Produce a series of approximately 12 photographs that are made on, or explore the idea of, a journey through a landscape.
The journey that you undertake may be as long or as short as you like. You may choose to re-examine a familiar route, such as a commute to work or another routine activity, or it may be a journey into unfamiliar territory. You may like to apply some of the psychogeographic methods explored within part 2. Travel by any means available.
Introduce your work with a supporting text (around 500 words ) that:
● Describes how you interpreted this brief.
● Describes how your work relates to aspects of photography and visual culture addressed in Part Two.
● Evaluates the strengths and weaknesses of your work, describing what you would have done differently or how you might develop this work further.
● Identifies what technical choices you made to help communicate your ideas, and also references relevant artists and photographers who have influenced the creative direction of your project.
● Considers which presentation method will best communicate the nature of your journey through the landscape to an audience.
● Explains your reasons for selecting particular views, and arriving at certain visual outcomes. How has the history of the landscape through which you travelled informed what you choose to photograph.
Look at the assessment criteria again. Think about how well you have done against the criteria and make notes in your learning log.
Send your work and your supporting text, as well as extracts from your learning log or link to your blog, to your tutor by the method you’ve agreed with them.
If you have any preliminary ideas about your critical review (Assignment Four), share these with your tutor now – or as soon as you feel ready.
Make sure that all work is clearly labelled with your name, student number and the assignment number. You don’t need to wait for your tutor’s response before starting Part Three. LP&E , pp.93-4
[3Feb22] The idea for this Assignment sprang from a piece of junk mail showing the towers of Canary Wharf from Greenwich Observatory. Aware of the significance of the financial centre to the country's prosperity and how this was encapsulated by its domination of the skyline, I decided to journey towards the towers, photographing landmarks and always showing the towers in the background. This was soon refined to seeking public art for the foreground subject.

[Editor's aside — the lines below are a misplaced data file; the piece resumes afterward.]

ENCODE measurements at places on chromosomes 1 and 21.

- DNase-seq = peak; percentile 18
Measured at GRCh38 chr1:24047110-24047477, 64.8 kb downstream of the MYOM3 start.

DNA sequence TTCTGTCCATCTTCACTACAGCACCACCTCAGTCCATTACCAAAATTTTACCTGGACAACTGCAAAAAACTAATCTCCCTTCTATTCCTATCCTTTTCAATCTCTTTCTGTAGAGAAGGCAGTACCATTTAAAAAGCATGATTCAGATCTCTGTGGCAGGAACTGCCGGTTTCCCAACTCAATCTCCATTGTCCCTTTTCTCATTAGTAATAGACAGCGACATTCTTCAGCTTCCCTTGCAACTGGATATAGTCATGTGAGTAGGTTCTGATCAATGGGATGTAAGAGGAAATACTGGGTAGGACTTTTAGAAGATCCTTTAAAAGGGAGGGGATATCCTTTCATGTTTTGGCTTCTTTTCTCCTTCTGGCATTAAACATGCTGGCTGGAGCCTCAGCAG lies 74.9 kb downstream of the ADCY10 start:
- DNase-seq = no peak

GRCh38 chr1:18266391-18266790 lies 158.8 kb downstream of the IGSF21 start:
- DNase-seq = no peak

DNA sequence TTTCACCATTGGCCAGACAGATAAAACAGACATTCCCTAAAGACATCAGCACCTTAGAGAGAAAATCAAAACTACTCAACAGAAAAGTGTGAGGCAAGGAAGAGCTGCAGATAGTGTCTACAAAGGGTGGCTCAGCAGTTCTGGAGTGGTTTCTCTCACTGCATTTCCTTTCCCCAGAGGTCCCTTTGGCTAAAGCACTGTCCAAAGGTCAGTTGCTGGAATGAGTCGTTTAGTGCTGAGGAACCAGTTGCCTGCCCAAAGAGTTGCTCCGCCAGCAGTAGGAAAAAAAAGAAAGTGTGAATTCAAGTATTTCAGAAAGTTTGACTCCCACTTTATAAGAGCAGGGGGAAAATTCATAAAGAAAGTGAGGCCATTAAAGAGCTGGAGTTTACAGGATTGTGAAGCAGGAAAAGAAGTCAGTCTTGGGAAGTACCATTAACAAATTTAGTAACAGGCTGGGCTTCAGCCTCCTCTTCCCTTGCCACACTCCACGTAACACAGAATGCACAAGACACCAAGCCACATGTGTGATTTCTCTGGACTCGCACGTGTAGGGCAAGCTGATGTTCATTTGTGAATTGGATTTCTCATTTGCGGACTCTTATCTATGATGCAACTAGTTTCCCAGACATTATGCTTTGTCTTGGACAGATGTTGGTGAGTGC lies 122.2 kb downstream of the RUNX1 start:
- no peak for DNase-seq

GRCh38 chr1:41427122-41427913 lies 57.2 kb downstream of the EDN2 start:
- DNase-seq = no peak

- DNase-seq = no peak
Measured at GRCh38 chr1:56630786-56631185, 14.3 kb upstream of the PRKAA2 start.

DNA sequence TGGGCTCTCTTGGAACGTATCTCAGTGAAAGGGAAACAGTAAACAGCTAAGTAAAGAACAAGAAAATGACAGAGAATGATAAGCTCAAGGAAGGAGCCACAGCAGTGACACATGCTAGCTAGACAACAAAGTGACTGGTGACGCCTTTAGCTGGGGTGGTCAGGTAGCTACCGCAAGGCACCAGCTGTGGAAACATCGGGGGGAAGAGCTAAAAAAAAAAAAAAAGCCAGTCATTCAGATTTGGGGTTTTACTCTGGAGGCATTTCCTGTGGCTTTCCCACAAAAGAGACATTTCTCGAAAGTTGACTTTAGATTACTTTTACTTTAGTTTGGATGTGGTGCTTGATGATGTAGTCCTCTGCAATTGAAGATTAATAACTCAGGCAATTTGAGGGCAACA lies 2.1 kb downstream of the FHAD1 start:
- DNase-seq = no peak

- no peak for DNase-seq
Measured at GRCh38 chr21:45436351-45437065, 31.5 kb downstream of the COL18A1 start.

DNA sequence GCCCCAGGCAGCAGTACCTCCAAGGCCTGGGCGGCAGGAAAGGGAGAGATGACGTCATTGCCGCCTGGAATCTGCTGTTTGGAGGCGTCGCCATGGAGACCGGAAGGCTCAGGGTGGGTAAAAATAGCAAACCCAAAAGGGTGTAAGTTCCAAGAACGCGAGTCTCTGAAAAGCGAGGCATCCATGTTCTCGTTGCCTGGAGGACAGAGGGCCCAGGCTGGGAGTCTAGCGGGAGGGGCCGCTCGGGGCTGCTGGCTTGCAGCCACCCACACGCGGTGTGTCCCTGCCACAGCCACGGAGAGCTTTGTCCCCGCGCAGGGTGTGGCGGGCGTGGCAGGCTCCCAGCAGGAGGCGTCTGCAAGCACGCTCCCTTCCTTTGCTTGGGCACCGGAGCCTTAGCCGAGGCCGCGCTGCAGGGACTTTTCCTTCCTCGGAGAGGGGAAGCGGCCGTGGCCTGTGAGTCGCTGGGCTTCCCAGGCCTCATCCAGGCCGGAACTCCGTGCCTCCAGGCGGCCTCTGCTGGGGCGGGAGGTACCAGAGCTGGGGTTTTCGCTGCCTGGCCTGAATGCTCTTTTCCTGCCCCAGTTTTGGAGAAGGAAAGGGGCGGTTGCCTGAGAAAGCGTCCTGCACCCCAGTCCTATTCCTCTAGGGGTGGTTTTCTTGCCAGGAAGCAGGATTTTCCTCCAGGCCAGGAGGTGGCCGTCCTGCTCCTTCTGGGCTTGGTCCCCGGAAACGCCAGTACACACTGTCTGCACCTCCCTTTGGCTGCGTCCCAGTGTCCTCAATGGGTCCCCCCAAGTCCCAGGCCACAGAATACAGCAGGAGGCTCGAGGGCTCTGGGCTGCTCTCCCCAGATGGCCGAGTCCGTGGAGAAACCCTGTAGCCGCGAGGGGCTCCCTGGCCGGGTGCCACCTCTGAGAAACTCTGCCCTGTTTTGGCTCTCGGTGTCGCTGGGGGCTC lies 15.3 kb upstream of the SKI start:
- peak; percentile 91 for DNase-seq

I found it incongruous at first to make vertical images of instinctually horizontal subjects, but as both highrise buildings and most public art is taller than it is wide, this was the logical choice. And consistency of format is important (or was, at least to my EyV tutor). I took some reassurance from my recent acquaintance with Robert Adams Listening to the River: Seasons in the American West (1994) which is comprised entirely of vertical landscapes.
It is an interesting experience to express such a duality: ostensibly seeking public art for subjects, I was actually photographing the towers of Canary Wharf. In retrospect, I seem to take this approach quite often, imagining viewers thinking that they (or perhaps I) am/are looking at one thing, then gradually realize that the underlying subject is something else. Examples are the overlays in I&P Assignment 5; dogs or people in I&P Assignment 3 and, to some extent, merging my body with a statue in C&N Assignment (Blackburn 2021a, 2021b and 2020).
Background as subject is confusing to photograph and hopefully it also confounds the audience a little.
An early intention was to label the images statue name and canary wharf but that would belabour the point and so it is just artist, statue name and location.
I am not aware of any direct read-across to the photographers in Part 2, although I admire the work of Weston and Baltz. I would still cite Brandt and Kenna as landscape influencers. My journey was more modest and local than those described in Part 2 and the photographs concentrated on the inanimate.
This series is complete both in terms of journey's end and the exhaustion of target subjects, but the device of showing two subjects, one variable, one (in some way) fixed has potential for re-use.
Word count 358